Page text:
Efforts to land a hotel for The Shoppes at Prairie Lakes may pay off in a big way but could also include a multi-million-dollar incentive from the city of Sun Prairie.
A $24 million Hilton Garden Inn that would include a Johnny’s Italian Steakhouse has been proposed for the regional shopping center along Highway 151 on the city’s southwest side. But developers of the 124-room hotel and restaurant have asked the city for $4.1 million in taxpayer assistance.
The project, proposed by Heart of America, an Iowa-based hotel and development company, is in a tax incremental finance district that is scheduled to close in 2027. The city’s economic development director, Neil Stechschulte, said he believes the assistance is warranted because it will help create greater value for the property than that of a few stand-alone restaurants or another multi-tenant retail building.
In addition, it would bring in a better-known national hotel brand that includes not only a restaurant but 9,500 square-feet of event and meeting space, something lacking in the city.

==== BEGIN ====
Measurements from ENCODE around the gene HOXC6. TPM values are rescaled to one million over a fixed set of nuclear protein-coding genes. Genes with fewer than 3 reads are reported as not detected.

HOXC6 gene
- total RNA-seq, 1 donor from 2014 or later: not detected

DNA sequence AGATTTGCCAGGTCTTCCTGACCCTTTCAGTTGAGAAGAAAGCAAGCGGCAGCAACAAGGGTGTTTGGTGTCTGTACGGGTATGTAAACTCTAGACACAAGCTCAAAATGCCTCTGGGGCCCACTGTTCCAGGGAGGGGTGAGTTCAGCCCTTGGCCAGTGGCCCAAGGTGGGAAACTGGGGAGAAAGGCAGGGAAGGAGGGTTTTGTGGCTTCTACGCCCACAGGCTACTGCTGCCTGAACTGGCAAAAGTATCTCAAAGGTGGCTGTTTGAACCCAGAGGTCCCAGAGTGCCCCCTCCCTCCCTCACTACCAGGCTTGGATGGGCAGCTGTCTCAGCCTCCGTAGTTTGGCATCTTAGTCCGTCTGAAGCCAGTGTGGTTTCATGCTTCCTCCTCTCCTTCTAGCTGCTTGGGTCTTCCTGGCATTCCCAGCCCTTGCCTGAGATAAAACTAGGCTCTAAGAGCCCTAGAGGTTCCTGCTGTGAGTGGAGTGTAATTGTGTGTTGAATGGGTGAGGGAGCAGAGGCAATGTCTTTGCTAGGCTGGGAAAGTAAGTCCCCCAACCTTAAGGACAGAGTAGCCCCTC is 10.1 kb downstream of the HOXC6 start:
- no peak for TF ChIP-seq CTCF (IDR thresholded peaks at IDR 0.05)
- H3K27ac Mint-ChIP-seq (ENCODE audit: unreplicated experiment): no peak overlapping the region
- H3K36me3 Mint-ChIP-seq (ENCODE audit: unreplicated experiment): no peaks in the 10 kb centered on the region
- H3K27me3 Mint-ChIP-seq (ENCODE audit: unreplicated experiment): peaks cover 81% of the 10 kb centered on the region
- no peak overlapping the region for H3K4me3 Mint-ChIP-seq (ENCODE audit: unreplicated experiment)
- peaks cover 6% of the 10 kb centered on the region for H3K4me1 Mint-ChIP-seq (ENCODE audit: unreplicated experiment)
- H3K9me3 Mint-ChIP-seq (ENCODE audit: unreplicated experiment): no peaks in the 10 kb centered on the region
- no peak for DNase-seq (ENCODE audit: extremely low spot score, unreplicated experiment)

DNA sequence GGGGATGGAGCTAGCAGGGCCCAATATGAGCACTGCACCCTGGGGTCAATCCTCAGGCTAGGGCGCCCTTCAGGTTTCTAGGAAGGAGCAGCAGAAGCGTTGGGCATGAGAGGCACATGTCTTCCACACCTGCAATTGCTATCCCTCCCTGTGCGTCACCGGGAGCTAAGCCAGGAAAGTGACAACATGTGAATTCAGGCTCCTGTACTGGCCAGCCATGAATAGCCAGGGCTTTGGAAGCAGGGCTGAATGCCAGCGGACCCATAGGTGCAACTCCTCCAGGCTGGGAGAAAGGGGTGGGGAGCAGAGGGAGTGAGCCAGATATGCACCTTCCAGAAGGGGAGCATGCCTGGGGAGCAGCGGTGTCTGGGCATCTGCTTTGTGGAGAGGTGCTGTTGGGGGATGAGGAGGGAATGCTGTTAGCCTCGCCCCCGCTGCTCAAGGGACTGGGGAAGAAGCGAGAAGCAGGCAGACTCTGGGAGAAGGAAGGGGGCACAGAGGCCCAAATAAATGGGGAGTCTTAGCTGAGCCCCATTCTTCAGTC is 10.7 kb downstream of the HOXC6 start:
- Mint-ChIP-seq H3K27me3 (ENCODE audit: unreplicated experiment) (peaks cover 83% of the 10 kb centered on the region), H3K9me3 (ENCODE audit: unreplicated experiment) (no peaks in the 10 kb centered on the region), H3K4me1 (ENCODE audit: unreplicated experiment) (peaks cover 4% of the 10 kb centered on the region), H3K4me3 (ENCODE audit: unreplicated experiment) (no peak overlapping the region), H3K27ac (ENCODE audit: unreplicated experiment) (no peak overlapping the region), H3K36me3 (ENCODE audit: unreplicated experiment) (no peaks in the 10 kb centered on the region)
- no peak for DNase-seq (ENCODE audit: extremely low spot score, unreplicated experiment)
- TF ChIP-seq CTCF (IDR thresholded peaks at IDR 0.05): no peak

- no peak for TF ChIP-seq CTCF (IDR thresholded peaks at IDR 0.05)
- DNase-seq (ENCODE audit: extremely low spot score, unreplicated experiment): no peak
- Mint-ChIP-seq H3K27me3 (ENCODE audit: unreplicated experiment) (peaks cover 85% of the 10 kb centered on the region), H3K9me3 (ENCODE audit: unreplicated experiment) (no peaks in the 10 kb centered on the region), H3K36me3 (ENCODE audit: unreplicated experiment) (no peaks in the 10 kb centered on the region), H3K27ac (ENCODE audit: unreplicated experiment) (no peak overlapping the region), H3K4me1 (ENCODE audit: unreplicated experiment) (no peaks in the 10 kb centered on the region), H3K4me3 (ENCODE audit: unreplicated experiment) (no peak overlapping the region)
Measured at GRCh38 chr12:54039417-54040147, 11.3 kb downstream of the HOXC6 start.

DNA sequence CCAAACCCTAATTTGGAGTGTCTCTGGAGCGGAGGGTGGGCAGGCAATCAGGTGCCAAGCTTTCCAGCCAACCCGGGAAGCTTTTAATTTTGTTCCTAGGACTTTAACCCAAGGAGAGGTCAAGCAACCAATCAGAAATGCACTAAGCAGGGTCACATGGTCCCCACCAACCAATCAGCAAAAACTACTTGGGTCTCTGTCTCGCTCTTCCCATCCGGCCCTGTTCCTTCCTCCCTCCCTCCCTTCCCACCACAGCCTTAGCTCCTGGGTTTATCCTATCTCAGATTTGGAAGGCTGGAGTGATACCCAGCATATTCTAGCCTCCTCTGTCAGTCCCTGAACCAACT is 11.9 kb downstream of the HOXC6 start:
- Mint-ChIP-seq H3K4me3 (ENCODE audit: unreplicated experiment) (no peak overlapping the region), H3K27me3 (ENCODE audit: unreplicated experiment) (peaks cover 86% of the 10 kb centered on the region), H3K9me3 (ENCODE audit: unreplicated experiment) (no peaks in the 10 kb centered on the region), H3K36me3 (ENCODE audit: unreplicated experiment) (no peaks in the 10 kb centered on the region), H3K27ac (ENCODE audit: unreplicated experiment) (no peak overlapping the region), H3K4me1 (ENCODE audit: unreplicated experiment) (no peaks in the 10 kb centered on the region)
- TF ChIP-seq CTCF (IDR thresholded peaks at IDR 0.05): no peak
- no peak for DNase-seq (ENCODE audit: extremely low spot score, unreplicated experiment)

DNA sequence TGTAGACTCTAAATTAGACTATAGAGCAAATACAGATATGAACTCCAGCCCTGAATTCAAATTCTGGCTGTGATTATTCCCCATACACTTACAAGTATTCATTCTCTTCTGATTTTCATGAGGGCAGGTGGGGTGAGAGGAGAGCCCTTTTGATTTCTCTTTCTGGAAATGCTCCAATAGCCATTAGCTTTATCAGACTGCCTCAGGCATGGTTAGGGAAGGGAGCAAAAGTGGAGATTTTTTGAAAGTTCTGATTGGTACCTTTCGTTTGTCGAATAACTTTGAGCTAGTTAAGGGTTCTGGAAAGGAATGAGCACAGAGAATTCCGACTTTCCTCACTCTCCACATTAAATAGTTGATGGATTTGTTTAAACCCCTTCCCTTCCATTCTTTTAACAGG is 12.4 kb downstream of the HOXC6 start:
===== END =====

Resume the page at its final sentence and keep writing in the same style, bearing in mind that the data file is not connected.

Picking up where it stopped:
“The meeting space has been a big driver in a lot of conversations,” Stechschulte said. “A middle-of-the-road (hotel) flag would be about $13 million and could be built and be just fine but we wouldn’t have advanced anything on getting the meeting space we really want and really the quality we’re really trying to push on this one.”
Heart of America was founded in 1978 by Mike Whalen who has grown the company from a single Machine Shed restaurant to more than 40 hotels and restaurants in six states. The company has more than 2 million square feet of real estate including 32 owned and operated restaurants and hotels, an office building and 1.4 million square feet of retail in ten metropolitan areas in Iowa, Illinois, Wisconsin, Minnesota, Kansas and Nebraska.
The company, with more than 3,500 employees, opened its first Johnny’s Italian Steakhouse in 2002 in Des Monies, Iowa, and now has 10 of the restaurants in its portfolio, including a location at Greenway Station in Middleton.